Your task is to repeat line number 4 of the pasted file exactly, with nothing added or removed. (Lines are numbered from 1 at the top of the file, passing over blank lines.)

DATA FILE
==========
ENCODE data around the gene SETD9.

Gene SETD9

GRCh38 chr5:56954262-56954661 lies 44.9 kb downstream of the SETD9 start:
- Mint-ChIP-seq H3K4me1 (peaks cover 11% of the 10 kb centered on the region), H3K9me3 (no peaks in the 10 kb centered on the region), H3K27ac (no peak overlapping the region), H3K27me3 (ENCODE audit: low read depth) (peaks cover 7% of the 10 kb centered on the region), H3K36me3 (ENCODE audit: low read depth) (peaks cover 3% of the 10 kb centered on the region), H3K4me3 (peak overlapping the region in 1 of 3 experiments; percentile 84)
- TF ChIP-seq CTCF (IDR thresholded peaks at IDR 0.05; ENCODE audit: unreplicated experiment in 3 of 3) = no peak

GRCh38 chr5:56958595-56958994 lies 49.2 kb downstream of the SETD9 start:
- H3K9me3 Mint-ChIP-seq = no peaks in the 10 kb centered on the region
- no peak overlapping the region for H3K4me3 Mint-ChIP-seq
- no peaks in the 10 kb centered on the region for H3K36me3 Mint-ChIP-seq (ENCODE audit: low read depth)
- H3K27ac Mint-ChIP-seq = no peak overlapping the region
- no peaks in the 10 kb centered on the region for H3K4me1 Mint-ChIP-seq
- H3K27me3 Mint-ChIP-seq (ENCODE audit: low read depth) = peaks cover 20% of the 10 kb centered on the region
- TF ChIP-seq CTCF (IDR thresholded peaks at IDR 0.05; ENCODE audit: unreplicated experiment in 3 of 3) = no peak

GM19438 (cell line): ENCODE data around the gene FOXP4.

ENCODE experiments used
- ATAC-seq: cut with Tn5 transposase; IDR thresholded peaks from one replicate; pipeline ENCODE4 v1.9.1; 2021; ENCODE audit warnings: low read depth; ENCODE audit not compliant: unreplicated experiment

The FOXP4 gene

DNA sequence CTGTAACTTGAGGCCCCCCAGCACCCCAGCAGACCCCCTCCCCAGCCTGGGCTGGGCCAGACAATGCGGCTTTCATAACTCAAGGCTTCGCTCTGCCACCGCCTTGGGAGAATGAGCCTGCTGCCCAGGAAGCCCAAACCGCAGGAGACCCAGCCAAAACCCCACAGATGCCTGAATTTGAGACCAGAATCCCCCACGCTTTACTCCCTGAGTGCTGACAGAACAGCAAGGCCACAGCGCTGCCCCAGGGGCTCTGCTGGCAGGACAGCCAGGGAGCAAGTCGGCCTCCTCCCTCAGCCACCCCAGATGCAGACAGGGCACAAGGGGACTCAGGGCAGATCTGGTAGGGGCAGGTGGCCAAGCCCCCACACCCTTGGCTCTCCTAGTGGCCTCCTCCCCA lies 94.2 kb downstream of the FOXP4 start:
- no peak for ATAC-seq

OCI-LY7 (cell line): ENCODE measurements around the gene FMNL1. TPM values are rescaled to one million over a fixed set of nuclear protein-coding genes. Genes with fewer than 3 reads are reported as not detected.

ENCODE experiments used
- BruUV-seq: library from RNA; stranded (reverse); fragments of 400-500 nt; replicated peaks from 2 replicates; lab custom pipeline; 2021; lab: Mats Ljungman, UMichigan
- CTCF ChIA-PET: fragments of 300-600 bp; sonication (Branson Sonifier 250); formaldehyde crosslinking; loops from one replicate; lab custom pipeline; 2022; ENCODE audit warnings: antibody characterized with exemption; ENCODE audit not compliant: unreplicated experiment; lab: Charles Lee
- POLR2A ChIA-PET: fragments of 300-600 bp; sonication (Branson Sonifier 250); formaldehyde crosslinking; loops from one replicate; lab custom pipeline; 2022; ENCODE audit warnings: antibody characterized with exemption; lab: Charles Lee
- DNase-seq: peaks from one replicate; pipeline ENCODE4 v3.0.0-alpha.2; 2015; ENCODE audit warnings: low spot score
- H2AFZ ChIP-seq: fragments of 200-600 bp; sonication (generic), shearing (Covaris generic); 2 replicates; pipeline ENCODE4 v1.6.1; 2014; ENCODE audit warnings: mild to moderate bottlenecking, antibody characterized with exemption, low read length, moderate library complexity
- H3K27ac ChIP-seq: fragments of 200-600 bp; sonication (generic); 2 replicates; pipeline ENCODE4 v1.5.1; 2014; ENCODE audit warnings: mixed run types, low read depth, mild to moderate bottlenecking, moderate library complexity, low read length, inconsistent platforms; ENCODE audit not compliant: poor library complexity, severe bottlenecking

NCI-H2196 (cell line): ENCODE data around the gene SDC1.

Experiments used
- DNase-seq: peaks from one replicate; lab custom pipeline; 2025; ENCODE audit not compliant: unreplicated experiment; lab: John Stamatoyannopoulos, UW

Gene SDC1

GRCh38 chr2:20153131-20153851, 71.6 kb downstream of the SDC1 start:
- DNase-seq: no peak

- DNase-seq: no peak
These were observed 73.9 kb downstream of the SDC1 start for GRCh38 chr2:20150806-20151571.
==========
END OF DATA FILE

- Mint-ChIP-seq H3K4me1 (peaks cover 11% of the 10 kb centered on the region), H3K9me3 (no peaks in the 10 kb centered on the region), H3K27ac (no peak overlapping the region), H3K27me3 (ENCODE audit: low read depth) (peaks cover 7% of the 10 kb centered on the region), H3K36me3 (ENCODE audit: low read depth) (peaks cover 3% of the 10 kb centered on the region), H3K4me3 (peak overlapping the region in 1 of 3 experiments; percentile 84)